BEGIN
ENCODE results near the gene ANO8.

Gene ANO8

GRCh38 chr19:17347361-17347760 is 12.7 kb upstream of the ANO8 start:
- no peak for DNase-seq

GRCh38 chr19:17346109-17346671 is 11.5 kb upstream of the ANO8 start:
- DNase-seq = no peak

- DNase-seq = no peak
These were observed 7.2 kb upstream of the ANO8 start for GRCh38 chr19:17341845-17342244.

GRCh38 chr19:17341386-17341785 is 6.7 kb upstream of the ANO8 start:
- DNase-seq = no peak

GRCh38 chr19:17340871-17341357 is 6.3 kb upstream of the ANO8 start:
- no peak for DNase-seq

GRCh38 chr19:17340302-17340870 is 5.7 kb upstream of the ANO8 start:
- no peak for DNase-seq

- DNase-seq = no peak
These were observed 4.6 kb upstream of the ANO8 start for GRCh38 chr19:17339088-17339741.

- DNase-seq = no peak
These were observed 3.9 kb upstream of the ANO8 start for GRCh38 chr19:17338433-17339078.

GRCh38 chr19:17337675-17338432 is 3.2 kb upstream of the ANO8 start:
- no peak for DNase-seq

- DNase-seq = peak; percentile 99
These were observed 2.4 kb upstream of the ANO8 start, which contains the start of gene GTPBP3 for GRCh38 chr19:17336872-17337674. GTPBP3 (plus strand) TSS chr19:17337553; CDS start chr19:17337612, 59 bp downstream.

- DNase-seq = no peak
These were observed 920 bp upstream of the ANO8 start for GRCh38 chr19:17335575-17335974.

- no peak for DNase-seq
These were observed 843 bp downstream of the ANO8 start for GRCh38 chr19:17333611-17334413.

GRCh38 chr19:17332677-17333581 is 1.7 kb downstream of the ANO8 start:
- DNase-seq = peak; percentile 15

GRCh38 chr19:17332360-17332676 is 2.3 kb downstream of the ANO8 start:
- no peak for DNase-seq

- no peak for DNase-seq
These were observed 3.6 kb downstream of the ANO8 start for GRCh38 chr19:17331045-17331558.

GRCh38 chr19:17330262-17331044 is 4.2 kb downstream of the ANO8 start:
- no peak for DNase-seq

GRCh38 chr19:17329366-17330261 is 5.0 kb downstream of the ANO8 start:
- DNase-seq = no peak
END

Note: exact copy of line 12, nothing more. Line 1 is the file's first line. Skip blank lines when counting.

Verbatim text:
- no peak for DNase-seq